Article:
Akron City Council members took a break from politics Monday for a life lesson.
Nine council members and Council Clerk Bob Keith completed an hour-long CPR course.
“Who’s going to be the real person who volunteers?” joked Councilman Jeff Fusco as he and the other city officials practiced chest compressions on mannequins.
No one stepped forward — they’re no dummies.
Council President Garry Moneypenny organized the training session, which he thought of last month when council honored an Akron police officer who saved a man from choking at a local restaurant. He said he looked around the horseshoe at his 12 fellow council members and wondered, “What would happen if someone here goes down?” He polled council members and found that several had never been trained in CPR or hadn’t for several years.
Shortly after this meeting, Moneypenny received an email from Tony Lindeman, a councilman in Doylestown telling him about how Wooster City Council had CPR training last year and urged Akron City Council to follow suit. Lindeman has been pushing for more CPR training since 2012 when two nurses performed CPR on him when he went into cardiac arrest during the Akron Marathon.
Lindeman attended Akron City Council’s training Monday, along with the two nurses who saved him. Dr. Terry Gordon, a retired Akron doctor who has led the charge to make automatic external defibrillator (AED) units more accessible in the Akron area, led the training.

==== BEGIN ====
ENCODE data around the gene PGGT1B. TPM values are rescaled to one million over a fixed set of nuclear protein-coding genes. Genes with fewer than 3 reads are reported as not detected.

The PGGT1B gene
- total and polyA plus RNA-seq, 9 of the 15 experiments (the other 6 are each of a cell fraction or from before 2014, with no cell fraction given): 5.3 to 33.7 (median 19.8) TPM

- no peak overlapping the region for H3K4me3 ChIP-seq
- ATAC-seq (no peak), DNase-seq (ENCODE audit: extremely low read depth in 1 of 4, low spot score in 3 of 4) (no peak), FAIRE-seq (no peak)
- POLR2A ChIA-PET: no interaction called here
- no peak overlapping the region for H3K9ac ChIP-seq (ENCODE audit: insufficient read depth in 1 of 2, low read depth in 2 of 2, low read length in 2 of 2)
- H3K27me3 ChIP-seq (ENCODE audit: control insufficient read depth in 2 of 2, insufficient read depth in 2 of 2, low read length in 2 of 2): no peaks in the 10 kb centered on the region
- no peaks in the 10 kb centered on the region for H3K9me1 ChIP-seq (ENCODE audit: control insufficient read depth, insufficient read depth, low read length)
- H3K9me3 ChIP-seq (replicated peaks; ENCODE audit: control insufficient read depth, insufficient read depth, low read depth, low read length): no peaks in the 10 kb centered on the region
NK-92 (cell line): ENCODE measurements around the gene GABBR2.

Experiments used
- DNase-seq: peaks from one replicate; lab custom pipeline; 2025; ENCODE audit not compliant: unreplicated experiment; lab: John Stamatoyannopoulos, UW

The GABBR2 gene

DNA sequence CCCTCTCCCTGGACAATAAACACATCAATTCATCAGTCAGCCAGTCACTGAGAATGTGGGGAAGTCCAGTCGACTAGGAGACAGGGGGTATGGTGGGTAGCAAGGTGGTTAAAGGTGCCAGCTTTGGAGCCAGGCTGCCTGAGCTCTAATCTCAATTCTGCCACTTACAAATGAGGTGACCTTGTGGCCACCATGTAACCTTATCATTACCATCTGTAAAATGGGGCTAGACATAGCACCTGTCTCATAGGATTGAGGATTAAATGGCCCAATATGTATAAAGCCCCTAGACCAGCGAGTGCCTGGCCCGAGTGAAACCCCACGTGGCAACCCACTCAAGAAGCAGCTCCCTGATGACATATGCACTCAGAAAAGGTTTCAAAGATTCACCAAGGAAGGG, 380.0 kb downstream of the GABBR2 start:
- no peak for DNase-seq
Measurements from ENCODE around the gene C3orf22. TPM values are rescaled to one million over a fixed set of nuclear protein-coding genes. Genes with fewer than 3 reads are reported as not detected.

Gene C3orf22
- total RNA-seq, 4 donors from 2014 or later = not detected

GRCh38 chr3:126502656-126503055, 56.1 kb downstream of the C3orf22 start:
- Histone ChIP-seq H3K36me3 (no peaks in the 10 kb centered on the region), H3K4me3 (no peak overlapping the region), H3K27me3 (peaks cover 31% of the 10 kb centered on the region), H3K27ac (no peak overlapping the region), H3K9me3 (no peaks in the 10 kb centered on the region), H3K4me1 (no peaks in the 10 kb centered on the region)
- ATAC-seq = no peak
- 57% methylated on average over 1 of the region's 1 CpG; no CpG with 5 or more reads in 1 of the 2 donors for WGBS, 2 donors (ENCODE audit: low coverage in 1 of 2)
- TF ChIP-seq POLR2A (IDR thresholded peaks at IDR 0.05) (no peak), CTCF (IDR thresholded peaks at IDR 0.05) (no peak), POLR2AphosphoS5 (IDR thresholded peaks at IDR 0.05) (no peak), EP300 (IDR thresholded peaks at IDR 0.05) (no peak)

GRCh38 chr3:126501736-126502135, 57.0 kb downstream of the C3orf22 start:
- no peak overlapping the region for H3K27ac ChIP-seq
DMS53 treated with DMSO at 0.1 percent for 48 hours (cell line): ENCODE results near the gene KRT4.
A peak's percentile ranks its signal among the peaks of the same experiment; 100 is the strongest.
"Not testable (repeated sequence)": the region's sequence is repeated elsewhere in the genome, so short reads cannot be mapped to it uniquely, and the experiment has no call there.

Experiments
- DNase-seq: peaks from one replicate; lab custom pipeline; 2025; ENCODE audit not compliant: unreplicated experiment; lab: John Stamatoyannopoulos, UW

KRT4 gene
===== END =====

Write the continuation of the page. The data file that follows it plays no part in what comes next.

The training was free with assistance from Anthem Blue Cross and Blue Shield. The trainers emphasized using chest compressions on someone in cardiac arrest over mouth-to-mouth, which some may be averse to performing on a stranger.
Gordon also instructed the city officials on the proper use of AEDs. Akron City Hall has AEDs on every other floor, including one outside council chambers.
“The key is to use it,” Gordon said.
Moneypenny said he is hoping other local government entities and businesses will decide to follow Akron’s lead and offer CPR training.
“It’s a tremendous skill to have,” he said.
For Councilman Mike Freeman, the training session fulfilled a goal he’d had since 2011 when he helped perform CPR on Anthony Gorant, the late Akron executive who was then an Akron Planning Commission member. Freeman said he was talking to Gorant when he stopped in mid-sentence and stared blankly. Freeman said he shook Gorant and then started CPR. Others rushed in to help, reviving Gorant, who was then taken to the hospital.
“It was the scariest day of my life,” Freeman said.
Freeman said he planned to take a CPR class to refresh his training, but didn’t follow through until Monday.
Stephanie Warsmith can be reached at 330-996-3705 or email@example.com.